Business of Law

Partner Uses Reality Show Approach to Small-Firm Hiring, Gets 'Incredible' Top Associates


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Matthew Mellen loves reality television shows like Project Runway, Top Chef and Top Shot. So, when it came to hiring associates for his small foreclosure-defense law firm, the California attorney decided to take an unusual approach.

Each time there’s a new attorney position to fill at the Mellen Law Firm, he runs an ad like one that could be seen on Craigslist last week. Then, when five or 10 recent law grads apply, he puts them through a one- or two-week group tryout, for which they’re paid $20 per hour, to determine who is “Top Associate,” Mellen tells the ABA Journal.

Throughout the tryout, applicants participate in law firm work and are given actual litigation-related assignments to complete, working together in a packed environment at Mellen’s office in San Mateo. Those who do well move forward to the next assignment. Every day or two, the one who has done the worst gets the boot, he explains. The last man or woman remaining at the end of the experience gets the job.

“It’s brutal, but everyone knows it’s going to be brutal, so nobody’s feelings are hurt,” Mellen says, and the firm winds up with an “incredible” group of associates.

His hiring process also gives the job to the best-qualified individual regardless of professional pedigree or how he or she comes across personally, notes Mellen, who said he earned his own law degree from the University of California-Los Angeles after graduating from Harvard University. His only requirement, aside from aptitude for and interest in the work, is that the applicant have already taken the state bar exam.

“For my business to work, I have to have super-productive people,” he says, explaining that clients who retain foreclosure defense counsel can afford to pay, at most, $1,000 per month. The Mellen Law Firm actually sues banks and takes cases to trial within that budget rather than simply negotiating.

“It’s written work exclusively,” he said of what he talent he looks for in associates. “I don’t care if they’re drooling when they write it, as long as it comes out good.”

For those who don’t get hired, the tryout gives them a lot of paid litigation experience in a very short time, Mellen said. Meanwhile, the reality TV show approach offers a benefit to his law firm.

“It perks up my existing associates,” he said. “Everybody sees how competitive it is right now for existing law jobs.”

As a new round of would-be associates began their tryouts this week, Mellen said he had never seen a better group. He thinks that may be, in part, due to his explaining expressly in his advertisement, for the first time, that the session would be like a reality TV show. Previously, he said, he has explained this once applicants arrived.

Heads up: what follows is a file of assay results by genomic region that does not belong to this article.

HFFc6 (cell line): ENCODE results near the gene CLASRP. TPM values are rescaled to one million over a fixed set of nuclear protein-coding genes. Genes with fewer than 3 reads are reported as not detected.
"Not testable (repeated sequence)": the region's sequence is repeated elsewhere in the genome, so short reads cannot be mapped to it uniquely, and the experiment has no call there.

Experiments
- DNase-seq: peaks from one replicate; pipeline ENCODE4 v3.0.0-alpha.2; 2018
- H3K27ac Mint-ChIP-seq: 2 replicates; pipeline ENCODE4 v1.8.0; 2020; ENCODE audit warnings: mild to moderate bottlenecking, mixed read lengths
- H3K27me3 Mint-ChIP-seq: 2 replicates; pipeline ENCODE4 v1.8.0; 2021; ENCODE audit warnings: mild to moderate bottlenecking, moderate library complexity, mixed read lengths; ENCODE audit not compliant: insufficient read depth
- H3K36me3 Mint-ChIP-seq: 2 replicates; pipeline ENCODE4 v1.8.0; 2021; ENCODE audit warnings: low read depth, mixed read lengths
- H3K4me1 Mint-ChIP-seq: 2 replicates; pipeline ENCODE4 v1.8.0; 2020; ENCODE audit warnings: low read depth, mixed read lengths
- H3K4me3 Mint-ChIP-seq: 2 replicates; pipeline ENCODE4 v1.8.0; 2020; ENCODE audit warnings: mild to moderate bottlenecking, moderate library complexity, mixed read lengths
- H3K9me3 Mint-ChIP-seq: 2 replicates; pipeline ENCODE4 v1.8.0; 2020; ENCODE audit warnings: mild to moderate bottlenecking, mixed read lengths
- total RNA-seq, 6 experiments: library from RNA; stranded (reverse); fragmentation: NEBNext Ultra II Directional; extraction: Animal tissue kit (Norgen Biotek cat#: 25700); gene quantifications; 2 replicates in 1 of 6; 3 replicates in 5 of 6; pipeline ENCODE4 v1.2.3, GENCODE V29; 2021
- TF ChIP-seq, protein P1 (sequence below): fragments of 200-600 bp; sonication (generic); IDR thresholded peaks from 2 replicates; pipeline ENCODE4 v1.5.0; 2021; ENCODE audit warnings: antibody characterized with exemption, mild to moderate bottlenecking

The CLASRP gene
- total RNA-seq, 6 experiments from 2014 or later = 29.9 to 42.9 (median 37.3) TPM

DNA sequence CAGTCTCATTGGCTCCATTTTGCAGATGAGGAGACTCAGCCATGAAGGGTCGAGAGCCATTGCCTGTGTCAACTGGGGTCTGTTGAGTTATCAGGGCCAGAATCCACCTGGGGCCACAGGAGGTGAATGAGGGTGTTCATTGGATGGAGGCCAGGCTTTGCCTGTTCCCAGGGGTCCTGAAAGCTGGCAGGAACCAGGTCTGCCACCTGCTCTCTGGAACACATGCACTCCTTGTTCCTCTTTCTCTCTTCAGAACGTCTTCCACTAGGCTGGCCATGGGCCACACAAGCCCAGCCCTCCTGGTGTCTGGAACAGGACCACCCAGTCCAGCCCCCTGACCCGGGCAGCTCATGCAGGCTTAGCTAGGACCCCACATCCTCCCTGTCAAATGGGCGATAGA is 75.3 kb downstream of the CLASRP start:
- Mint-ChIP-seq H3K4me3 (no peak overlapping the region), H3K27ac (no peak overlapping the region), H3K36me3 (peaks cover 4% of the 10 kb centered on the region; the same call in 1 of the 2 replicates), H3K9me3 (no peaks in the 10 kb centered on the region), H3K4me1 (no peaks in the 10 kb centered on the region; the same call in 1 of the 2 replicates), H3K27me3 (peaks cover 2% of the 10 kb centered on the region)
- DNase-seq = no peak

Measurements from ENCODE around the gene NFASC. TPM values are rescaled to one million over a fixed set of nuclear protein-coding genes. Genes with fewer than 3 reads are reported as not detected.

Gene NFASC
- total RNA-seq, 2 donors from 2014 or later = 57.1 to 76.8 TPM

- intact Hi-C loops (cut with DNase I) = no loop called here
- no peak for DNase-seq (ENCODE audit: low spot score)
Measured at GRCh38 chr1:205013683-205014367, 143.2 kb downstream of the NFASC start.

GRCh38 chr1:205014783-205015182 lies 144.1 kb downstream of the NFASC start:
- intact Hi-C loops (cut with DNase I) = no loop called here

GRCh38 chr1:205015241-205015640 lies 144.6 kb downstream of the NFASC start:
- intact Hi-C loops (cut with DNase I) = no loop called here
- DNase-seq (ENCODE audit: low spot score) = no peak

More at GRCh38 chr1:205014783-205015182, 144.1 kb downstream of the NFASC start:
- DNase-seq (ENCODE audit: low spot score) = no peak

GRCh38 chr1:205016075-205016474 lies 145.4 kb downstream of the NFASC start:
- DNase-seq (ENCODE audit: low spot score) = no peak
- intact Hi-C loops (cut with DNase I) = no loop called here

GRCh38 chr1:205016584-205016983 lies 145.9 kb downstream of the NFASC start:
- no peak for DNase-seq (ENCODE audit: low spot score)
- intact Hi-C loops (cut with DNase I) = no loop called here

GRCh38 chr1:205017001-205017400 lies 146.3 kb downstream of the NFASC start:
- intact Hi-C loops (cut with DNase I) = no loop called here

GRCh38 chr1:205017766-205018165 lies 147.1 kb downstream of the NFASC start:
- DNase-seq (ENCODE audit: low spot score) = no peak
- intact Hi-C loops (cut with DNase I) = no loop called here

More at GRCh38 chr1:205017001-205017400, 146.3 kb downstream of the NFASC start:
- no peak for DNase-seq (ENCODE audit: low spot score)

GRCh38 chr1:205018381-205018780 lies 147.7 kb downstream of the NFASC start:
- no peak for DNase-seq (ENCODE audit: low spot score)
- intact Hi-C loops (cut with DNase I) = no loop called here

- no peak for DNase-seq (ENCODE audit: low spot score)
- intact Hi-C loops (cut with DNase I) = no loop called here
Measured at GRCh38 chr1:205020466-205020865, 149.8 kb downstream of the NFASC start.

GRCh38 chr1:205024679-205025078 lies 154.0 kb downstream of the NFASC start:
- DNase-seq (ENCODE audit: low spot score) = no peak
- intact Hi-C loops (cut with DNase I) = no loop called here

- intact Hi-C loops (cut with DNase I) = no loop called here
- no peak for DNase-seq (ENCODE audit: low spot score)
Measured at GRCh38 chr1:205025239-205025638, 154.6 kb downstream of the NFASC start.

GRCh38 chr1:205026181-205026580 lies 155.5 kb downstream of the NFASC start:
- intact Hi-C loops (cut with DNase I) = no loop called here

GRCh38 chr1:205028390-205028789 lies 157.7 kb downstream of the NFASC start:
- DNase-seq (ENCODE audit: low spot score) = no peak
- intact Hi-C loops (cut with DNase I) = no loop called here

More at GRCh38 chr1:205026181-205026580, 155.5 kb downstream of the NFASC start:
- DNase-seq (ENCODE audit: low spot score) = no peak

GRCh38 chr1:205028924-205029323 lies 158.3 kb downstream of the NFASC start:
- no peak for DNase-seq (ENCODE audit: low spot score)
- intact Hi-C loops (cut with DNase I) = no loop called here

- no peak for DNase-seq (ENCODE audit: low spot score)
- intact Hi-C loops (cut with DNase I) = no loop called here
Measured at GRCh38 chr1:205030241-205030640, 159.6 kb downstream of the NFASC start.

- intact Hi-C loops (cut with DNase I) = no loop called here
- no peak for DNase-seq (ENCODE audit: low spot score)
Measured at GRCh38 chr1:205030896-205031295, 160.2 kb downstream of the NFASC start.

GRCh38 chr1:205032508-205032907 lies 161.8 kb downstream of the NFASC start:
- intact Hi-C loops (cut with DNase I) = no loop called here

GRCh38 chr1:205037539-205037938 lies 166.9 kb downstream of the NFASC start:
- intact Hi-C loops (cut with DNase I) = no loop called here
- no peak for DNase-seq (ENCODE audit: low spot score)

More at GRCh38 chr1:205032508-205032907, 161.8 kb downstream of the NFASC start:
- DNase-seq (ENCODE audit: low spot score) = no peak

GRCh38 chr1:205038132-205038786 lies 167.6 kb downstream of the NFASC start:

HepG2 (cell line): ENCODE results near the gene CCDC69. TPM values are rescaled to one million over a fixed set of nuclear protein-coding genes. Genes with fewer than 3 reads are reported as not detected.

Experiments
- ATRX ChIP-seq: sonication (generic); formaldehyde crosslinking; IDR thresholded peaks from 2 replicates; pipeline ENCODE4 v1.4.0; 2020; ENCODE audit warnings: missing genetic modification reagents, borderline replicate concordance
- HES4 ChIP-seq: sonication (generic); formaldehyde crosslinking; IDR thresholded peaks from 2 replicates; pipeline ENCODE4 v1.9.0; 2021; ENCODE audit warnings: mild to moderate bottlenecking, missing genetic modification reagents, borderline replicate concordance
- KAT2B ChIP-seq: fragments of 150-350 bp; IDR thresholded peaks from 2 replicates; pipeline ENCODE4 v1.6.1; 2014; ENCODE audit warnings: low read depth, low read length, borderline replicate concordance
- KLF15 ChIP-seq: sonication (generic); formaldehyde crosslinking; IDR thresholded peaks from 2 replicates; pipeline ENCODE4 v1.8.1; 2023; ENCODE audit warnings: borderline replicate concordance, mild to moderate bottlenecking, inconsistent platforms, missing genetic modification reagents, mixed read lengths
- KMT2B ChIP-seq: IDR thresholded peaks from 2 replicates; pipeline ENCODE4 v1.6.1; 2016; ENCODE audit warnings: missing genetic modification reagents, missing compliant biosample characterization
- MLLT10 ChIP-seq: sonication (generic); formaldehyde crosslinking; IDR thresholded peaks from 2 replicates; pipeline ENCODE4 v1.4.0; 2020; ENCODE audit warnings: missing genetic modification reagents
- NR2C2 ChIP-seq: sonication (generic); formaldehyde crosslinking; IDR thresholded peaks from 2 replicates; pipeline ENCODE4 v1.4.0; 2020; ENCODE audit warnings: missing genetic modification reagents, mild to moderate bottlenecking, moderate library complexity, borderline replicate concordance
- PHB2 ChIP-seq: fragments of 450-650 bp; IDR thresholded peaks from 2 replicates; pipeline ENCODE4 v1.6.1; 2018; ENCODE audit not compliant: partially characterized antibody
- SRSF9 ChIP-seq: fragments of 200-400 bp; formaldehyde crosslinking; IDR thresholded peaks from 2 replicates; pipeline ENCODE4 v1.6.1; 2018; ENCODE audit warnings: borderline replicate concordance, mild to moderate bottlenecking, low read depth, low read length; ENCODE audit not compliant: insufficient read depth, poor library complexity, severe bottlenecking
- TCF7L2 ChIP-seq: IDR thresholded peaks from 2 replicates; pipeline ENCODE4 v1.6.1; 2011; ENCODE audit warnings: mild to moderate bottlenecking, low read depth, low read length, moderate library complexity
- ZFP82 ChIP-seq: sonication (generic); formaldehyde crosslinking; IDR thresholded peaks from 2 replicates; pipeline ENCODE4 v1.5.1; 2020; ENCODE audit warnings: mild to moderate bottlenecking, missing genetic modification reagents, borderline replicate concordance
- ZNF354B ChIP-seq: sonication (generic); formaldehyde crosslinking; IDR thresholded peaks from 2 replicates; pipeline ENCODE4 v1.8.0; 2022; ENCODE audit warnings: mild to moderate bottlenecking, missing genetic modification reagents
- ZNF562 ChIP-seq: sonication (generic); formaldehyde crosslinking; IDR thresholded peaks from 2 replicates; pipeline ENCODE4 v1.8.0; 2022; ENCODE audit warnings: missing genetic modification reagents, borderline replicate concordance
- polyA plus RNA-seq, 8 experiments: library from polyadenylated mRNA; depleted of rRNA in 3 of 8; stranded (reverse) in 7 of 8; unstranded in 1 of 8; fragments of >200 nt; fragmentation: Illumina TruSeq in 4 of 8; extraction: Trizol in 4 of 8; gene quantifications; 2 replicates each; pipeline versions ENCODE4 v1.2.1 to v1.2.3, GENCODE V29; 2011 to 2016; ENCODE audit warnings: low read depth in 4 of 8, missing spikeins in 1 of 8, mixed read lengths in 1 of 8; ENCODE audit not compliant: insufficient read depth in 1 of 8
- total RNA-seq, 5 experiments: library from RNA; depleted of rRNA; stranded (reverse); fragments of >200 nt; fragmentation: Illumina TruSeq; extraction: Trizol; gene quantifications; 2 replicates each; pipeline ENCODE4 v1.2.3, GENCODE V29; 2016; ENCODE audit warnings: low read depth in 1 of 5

By Tuesday afternoon, four “super gung-ho” front-runners were drafting complaints he expects to actually use in real-life cases, after further review and fine-tuning, and by Wednesday morning he will have made the difficult decision of which one to cut, he told the ABA Journal.

However, he found it easier to winnow the field earlier on. Of 12 applicants who said they would be ready to start the tryout on Monday, only nine came and only seven came on time, Mellen noted. And of those one hadn’t yet taken the bar exam, another was “totally disheveled” and “looked like he had just come from a bachelor party.” Another, when asked who might want to start later, instantly shot his hand up in the air.

That, the partner thinks, is a telling sign. “People who really do well in the job want to start right then,” he said. “The people that I like, it’s not because of their resumes,” he said, noting that one is from a law school he never heard of, or other extraneous qualities. “It’s because of their enthusiasm to get started right now and draft.”

Having the right associates helped him pull through a rough patch earlier this year, he noted, when his law license was briefly suspended due to the aggressive manner in which he had defended a driving-under-the-influence case in which he was a defendant.

He might have been able to defend his handling of the case further, especially since an evidentiary tape wasn’t, he said, promptly turned over by the state. However, Mellen felt, once he realized that he’d made an ethical error himself, that he was best-served to simply apologize and take a plea in the attorney disciplinary case that resulted.

Since the DUI, he’s stopped drinking, and while his driver’s license was suspended, he moved a block from his law office so he wouldn’t have any transportation issues, Mellen said. He found he enjoyed the new location, and, he says, “everything is better since the DUI.”

Hat tip: Above the Law.

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